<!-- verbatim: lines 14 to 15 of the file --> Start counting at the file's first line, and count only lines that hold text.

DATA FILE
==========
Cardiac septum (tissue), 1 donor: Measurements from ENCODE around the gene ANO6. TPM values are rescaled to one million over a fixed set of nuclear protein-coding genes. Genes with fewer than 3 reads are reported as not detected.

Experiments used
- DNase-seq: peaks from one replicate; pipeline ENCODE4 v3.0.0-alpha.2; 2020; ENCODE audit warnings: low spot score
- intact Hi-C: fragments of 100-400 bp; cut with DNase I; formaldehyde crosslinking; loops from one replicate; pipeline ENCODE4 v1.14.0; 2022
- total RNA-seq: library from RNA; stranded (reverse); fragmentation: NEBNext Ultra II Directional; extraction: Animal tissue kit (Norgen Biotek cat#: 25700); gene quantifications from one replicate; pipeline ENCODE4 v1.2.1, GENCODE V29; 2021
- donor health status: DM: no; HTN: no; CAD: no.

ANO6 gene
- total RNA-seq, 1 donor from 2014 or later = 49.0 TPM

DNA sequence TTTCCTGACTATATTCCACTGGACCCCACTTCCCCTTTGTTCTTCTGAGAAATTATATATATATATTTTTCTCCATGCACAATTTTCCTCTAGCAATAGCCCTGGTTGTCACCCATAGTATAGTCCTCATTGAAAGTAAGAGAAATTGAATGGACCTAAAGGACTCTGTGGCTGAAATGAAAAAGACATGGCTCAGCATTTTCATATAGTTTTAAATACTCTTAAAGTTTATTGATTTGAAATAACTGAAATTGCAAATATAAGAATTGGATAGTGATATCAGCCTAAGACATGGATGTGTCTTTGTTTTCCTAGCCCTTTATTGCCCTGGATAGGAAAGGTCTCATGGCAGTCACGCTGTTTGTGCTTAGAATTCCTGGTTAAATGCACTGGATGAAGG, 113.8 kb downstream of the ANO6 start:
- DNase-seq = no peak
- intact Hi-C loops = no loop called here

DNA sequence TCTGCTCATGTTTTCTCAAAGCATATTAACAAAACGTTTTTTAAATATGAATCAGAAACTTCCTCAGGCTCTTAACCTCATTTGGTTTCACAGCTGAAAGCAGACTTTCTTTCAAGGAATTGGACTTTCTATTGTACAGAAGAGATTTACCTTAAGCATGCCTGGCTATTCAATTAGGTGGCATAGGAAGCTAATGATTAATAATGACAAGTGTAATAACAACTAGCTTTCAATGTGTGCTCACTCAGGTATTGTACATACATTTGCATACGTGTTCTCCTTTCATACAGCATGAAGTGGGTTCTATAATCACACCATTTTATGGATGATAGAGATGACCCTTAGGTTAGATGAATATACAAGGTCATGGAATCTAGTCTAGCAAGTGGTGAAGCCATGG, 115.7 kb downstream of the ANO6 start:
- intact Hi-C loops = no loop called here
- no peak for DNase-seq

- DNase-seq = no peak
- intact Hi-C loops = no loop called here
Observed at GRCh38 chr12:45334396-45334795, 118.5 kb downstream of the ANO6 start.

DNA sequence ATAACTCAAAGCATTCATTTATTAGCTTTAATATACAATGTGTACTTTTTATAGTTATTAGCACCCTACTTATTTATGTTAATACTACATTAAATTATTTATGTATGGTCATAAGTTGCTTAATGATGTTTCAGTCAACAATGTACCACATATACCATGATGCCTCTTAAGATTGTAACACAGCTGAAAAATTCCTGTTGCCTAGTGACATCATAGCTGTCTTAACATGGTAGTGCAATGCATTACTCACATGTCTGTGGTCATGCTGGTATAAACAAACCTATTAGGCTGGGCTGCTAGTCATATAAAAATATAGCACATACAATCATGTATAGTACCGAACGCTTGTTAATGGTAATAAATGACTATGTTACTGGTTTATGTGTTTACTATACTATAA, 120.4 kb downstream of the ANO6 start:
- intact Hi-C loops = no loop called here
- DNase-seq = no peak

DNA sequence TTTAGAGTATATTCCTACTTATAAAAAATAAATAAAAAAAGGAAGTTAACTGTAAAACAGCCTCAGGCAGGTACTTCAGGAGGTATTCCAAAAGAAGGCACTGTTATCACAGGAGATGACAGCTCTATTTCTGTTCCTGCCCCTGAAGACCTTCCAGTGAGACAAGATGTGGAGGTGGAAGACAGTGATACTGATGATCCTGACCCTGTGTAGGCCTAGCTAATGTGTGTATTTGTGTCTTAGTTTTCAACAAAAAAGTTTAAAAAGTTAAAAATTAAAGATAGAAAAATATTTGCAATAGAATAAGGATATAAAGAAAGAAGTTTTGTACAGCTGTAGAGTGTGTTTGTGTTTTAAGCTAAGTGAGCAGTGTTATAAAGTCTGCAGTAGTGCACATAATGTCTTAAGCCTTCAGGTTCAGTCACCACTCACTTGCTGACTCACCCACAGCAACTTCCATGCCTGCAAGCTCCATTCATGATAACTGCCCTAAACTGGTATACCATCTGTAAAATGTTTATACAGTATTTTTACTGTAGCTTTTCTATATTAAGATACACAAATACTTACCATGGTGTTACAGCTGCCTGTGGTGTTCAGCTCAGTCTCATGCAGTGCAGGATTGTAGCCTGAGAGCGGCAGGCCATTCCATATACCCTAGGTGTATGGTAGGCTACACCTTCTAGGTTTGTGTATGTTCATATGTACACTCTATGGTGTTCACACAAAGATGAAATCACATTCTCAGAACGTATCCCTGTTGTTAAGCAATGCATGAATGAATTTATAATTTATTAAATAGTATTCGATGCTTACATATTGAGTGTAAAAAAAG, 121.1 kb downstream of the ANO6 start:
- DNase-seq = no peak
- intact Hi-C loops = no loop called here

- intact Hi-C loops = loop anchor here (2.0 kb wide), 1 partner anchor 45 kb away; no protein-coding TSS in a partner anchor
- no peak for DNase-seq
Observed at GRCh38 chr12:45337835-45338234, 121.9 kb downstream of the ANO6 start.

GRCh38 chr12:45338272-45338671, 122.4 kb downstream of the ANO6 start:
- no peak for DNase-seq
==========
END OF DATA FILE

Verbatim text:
- no peak for DNase-seq

- DNase-seq = no peak